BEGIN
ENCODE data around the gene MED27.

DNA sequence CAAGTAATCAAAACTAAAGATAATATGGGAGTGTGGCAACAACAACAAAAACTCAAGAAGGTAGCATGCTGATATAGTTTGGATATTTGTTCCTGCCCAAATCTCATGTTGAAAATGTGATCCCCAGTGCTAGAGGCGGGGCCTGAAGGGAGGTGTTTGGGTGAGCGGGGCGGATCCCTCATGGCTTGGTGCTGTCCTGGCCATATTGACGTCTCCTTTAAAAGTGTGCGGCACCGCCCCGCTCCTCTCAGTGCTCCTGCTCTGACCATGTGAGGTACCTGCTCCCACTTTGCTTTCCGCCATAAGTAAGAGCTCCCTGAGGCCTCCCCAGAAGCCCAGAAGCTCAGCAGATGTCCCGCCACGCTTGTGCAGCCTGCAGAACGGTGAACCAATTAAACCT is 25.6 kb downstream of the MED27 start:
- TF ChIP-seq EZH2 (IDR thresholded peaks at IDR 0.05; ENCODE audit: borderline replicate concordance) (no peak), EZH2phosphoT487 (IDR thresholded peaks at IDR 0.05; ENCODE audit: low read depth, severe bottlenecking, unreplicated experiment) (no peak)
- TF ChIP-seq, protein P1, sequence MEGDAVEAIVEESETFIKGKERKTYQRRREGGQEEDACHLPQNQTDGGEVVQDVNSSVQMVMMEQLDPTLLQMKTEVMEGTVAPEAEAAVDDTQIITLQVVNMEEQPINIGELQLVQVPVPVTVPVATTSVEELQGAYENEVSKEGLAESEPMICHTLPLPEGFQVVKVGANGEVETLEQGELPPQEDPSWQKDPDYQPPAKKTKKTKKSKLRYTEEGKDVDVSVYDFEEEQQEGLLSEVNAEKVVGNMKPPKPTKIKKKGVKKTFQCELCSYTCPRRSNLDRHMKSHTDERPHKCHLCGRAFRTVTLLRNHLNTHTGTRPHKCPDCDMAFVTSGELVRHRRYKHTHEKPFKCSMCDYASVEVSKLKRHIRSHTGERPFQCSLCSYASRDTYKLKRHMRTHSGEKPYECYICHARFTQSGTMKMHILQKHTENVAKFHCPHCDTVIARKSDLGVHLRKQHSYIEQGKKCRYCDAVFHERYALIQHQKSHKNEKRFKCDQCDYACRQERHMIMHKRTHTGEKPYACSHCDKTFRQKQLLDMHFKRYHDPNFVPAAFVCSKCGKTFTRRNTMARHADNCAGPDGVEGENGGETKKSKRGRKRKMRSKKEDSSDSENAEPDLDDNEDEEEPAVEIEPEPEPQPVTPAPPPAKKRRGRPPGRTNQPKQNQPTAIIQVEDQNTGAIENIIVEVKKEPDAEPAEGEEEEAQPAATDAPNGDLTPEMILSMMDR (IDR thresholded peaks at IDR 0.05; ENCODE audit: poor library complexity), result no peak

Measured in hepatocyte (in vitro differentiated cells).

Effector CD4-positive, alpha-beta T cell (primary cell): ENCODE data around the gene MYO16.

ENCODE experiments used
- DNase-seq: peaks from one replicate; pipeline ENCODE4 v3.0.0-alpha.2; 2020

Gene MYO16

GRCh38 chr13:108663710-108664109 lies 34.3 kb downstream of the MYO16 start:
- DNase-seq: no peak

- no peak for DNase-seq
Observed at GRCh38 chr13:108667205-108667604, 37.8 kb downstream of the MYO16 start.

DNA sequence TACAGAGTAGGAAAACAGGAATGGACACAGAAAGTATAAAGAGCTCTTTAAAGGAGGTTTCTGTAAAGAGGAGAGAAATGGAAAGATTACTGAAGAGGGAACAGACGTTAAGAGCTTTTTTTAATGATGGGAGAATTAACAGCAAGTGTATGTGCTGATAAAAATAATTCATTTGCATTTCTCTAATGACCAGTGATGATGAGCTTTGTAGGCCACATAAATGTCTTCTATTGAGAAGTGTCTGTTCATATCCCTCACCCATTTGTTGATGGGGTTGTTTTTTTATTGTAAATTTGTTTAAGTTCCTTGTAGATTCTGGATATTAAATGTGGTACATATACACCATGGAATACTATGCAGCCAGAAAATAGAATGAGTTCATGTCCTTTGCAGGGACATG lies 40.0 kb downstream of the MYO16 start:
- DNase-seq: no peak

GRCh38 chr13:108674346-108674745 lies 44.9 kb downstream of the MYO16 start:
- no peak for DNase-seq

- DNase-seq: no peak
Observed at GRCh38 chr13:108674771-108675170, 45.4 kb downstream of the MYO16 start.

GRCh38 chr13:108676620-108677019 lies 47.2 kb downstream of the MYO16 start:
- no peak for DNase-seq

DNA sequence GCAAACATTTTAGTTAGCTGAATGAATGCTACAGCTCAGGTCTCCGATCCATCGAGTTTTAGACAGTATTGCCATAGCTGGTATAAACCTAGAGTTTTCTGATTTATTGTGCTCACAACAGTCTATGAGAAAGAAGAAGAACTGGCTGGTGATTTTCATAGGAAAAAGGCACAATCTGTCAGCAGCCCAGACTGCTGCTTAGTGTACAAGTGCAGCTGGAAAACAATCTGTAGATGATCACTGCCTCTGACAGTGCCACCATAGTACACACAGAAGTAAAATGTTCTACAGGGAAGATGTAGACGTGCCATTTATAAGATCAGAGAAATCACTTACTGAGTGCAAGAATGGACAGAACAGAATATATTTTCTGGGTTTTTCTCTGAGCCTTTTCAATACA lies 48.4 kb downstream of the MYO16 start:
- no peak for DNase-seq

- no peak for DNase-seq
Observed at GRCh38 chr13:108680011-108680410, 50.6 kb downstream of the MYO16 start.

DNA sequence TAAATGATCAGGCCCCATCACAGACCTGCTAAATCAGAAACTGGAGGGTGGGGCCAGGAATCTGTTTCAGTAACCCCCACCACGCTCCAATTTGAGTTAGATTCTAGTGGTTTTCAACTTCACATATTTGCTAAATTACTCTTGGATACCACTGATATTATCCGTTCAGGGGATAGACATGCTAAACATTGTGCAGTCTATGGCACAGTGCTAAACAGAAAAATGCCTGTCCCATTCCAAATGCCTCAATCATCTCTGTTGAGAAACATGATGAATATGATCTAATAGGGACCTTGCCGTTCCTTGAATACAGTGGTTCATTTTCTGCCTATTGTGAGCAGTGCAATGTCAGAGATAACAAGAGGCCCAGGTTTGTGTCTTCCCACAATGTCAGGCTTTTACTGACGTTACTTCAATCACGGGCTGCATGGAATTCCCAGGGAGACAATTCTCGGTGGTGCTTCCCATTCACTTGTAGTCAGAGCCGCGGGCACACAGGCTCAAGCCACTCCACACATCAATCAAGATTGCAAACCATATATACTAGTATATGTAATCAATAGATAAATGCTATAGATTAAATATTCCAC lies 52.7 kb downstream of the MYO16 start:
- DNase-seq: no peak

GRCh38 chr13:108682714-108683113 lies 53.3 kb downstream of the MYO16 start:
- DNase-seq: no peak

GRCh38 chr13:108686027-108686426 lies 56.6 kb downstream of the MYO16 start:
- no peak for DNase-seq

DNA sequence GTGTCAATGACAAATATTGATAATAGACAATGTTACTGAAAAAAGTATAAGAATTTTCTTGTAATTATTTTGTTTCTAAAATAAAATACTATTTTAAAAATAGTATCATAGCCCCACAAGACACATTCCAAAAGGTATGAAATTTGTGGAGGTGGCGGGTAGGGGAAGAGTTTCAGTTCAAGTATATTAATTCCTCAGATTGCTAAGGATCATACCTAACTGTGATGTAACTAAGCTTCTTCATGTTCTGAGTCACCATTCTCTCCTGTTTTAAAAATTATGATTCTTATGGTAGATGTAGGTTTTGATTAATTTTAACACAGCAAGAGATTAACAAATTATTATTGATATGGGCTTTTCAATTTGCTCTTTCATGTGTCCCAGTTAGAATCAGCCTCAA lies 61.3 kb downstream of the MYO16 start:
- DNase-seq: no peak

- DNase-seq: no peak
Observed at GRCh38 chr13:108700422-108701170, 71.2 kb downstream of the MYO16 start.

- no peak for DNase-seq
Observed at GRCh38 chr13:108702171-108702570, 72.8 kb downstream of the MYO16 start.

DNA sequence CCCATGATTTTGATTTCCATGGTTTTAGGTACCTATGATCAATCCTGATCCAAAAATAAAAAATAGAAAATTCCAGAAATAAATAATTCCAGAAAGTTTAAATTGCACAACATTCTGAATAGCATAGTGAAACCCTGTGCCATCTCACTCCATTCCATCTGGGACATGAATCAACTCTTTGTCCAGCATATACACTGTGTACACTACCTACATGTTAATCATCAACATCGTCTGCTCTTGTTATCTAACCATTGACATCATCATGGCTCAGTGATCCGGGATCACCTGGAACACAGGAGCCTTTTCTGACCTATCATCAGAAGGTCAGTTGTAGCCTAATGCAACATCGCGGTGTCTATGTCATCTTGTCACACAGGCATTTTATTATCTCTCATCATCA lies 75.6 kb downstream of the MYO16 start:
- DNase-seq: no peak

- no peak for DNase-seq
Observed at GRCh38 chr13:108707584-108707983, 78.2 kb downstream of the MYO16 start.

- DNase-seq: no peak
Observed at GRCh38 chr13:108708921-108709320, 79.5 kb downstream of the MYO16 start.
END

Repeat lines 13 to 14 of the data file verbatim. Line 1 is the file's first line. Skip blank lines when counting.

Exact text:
Observed at GRCh38 chr13:108667205-108667604, 37.8 kb downstream of the MYO16 start.

DNA sequence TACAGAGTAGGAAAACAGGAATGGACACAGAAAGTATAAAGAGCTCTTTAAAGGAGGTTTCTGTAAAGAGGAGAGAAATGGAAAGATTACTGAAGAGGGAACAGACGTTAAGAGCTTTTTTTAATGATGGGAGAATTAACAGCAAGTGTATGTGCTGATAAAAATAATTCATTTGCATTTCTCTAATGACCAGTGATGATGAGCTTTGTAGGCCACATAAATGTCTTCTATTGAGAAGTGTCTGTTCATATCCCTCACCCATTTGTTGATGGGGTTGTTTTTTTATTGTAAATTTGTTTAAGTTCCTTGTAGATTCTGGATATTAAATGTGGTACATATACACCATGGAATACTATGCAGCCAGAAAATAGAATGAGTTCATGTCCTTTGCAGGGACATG lies 40.0 kb downstream of the MYO16 start: